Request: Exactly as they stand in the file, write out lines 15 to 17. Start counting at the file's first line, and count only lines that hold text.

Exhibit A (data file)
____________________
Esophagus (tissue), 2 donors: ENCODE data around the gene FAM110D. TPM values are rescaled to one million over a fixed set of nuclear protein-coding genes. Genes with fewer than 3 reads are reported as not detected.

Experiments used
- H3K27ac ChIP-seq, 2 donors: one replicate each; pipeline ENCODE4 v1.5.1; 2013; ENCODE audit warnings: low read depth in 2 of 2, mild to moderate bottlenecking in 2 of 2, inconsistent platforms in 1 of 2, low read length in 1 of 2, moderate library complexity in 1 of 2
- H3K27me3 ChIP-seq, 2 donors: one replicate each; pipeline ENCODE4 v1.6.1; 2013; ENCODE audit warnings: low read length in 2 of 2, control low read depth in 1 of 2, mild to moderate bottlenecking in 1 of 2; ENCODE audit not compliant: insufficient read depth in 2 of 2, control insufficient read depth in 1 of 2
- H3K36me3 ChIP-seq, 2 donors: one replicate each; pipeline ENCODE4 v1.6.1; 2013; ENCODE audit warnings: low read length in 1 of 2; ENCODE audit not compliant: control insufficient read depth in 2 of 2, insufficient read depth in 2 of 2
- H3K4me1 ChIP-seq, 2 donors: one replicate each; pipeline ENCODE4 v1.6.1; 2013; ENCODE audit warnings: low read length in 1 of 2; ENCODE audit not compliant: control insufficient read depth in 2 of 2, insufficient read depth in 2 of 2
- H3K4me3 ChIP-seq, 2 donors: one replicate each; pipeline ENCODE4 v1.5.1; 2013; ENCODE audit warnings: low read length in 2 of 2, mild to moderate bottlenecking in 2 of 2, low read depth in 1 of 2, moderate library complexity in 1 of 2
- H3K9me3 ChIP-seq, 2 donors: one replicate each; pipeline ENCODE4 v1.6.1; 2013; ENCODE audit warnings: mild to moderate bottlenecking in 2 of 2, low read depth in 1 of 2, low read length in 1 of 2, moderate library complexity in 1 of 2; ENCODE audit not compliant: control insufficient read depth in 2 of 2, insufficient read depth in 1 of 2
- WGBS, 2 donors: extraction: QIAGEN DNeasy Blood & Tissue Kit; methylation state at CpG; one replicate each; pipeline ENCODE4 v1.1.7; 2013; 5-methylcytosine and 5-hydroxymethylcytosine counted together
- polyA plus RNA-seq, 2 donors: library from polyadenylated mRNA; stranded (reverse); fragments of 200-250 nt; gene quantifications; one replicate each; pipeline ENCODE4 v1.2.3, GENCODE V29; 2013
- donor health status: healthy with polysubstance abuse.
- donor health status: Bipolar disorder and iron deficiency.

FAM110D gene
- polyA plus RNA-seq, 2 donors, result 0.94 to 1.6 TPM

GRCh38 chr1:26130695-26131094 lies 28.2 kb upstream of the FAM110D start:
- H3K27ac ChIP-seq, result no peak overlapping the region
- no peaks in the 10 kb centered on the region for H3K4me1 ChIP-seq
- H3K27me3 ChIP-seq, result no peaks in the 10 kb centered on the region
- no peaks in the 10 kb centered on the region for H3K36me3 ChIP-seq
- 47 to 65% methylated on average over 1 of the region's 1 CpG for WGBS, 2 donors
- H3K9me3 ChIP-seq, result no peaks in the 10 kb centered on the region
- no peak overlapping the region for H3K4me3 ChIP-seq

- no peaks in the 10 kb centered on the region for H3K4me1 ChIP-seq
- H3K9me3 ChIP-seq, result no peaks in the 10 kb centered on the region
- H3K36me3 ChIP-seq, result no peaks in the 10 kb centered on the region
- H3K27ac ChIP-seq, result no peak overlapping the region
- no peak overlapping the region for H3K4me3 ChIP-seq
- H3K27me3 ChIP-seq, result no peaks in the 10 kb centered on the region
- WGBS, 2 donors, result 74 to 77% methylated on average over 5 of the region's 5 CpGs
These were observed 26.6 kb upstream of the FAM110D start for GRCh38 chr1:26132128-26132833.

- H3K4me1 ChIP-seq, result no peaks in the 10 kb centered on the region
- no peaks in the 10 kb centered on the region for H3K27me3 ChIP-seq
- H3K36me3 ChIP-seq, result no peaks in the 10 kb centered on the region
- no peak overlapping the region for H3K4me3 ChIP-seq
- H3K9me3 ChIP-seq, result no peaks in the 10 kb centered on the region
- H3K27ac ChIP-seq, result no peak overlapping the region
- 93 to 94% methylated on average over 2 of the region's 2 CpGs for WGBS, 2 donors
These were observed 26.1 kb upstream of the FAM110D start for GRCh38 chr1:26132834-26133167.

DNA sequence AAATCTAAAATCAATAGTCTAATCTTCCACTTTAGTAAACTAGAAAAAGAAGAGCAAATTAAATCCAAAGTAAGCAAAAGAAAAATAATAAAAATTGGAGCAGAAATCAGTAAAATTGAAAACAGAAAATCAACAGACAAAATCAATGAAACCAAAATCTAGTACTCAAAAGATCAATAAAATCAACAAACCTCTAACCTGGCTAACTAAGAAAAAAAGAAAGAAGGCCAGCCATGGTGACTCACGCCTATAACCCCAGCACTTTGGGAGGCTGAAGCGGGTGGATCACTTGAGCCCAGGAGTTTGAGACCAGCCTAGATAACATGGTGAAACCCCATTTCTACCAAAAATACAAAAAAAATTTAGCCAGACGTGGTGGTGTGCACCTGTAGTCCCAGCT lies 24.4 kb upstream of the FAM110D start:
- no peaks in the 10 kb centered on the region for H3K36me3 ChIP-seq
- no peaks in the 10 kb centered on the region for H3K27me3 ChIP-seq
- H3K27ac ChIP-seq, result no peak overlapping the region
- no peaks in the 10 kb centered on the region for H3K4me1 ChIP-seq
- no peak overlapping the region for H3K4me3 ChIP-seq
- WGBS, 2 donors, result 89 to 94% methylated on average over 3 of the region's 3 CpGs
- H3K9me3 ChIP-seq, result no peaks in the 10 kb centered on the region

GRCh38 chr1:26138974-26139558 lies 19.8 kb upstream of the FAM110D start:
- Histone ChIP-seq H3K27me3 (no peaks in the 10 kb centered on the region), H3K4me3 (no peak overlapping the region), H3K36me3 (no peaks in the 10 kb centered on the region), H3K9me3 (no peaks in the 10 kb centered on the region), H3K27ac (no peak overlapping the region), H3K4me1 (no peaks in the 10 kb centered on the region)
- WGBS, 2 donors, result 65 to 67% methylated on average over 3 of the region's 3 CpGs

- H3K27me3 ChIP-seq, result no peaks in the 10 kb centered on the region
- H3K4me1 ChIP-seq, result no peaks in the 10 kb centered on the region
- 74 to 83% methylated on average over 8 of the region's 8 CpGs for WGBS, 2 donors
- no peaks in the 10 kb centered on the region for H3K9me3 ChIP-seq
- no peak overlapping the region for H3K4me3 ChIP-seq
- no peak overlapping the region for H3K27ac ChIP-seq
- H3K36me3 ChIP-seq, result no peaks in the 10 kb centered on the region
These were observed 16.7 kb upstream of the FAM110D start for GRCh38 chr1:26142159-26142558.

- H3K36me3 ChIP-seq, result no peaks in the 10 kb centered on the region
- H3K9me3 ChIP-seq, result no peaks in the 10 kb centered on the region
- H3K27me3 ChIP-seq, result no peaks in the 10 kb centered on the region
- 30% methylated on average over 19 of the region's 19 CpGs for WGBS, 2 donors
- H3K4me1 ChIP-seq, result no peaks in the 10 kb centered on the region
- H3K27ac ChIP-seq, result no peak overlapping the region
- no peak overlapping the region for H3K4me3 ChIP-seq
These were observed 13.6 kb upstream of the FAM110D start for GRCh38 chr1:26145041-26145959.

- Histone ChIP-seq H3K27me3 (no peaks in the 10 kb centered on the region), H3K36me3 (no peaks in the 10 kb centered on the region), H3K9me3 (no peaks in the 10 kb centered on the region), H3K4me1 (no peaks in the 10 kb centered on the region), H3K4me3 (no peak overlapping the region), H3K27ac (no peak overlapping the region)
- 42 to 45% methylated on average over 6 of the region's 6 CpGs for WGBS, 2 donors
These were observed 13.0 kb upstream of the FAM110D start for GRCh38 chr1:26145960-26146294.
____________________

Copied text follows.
GRCh38 chr1:26130695-26131094 lies 28.2 kb upstream of the FAM110D start:
- H3K27ac ChIP-seq, result no peak overlapping the region
- no peaks in the 10 kb centered on the region for H3K4me1 ChIP-seq